Varoufakis: No, you are misinformed on this point. We are overturning none of the therapeutic reforms. We are not stopping the privatization of our ports. We just want to make sure that our country's national assets are not sold off for peanuts.
SPIEGEL: What is the point of re-employing sacked public-sector workers?
Varoufakis: We have reversed some terminations where these made no social or economic sense or where the process was illegal. Let me give you an example: The previous government sacked school security guards whose job it was to protect our schools. The resulting damage caused by the theft of school computers and vandalism is far greater than the amount saved by the sacking of the guards.
SPIEGEL: You have formed a coalition government with the right-wing populist Panos Kammenos and his party Independent Greeks. Why?
Varoufakis: I hereby declare that I, Giannis Varoufakis, oppose every form of xenophobia, anti-Semitism and sexism. And I will find it deeply distressing if any member of our government expresses a different opinion on these matters. Unfortunately, the austerity measures in many European countries have resulted in a great increase of popular support for right-wing narratives. I see this as a great danger for Europe.
SPIEGEL: Why form a coalition with these people then?
Varoufakis: That is simply how democracy works. We would have preferred to have an absolute majority, but the Greek voters decided differently.
SPIEGEL: You had alternatives, like the left-wing liberal party To Potami (The River).
Varoufakis: It was in our national interests, and in the interests of Europe, to form a government as quickly as possible. Long, drawn-out coalition talks would have been disastrous. Additionally, let me inform you that To Potami rejects that it is left-wing.
SPIEGEL: During the election campaign, your coalition partner Kammenos, who is now Greece's defense minister, said that Europe is being governed by German neo-Nazis.
Varoufakis: That is an opinion I absolutely do not share.
SPIEGEL: You owe your current position to your coalition partner Mr. Kammenos. He brought you to power.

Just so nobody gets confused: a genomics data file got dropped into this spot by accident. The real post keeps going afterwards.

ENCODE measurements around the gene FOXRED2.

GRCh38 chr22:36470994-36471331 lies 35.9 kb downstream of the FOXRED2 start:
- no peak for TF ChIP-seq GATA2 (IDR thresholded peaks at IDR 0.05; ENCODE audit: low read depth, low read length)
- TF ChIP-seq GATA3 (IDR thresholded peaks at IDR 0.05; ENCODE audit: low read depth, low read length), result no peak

Varoufakis: That's not correct. It was the Greek voters who brought us to power.
SPIEGEL: Right-wing demagogues are gaining ground in Germany too, but not because of austerity measures. On the contrary, they claim that the Greek bailout is costing German taxpayers too much money.
Varoufakis: The Germans should know that their money bailed out the banks, not Greece. And I share their opinion that that was a wrong move. That money has disappeared in black holes. In the future, we should make sure that it is invested sustainably.
SPIEGEL: In contrast to Spain and Portugal, Greece has already benefited from a debt cut. Can you understand that there is a certain reluctance to pour even more money into your country? Greece seems like the proverbial bucket full of holes.
Varoufakis: We aim to plug those holes.
SPIEGEL: Above all, you want another substantial debt cut.
Varoufakis: Everyone knows that Greece will never be able to shoulder its current debt load without a new deal. And it would be to the benefit of all parties concerned if they would simply admit this fact. A debt restructure would put the Greek economy in a position in which it could begin to recover. And that would be in the interests of the people in Germany and in the rest of Europe too.
SPIEGEL: Your negotiations with Brussels have thus far produced no results and the German government has ruled out the possibility of an additional debt cut for Greece.
Varoufakis: I understand that the German government is keen to avoid the phrase "debt cut." But the fact is, it would be better, and in the final analysis, come a lot cheaper for the creditors, than extending the loans and pretending that no losses will be suffered if only income-destroying austerity continues.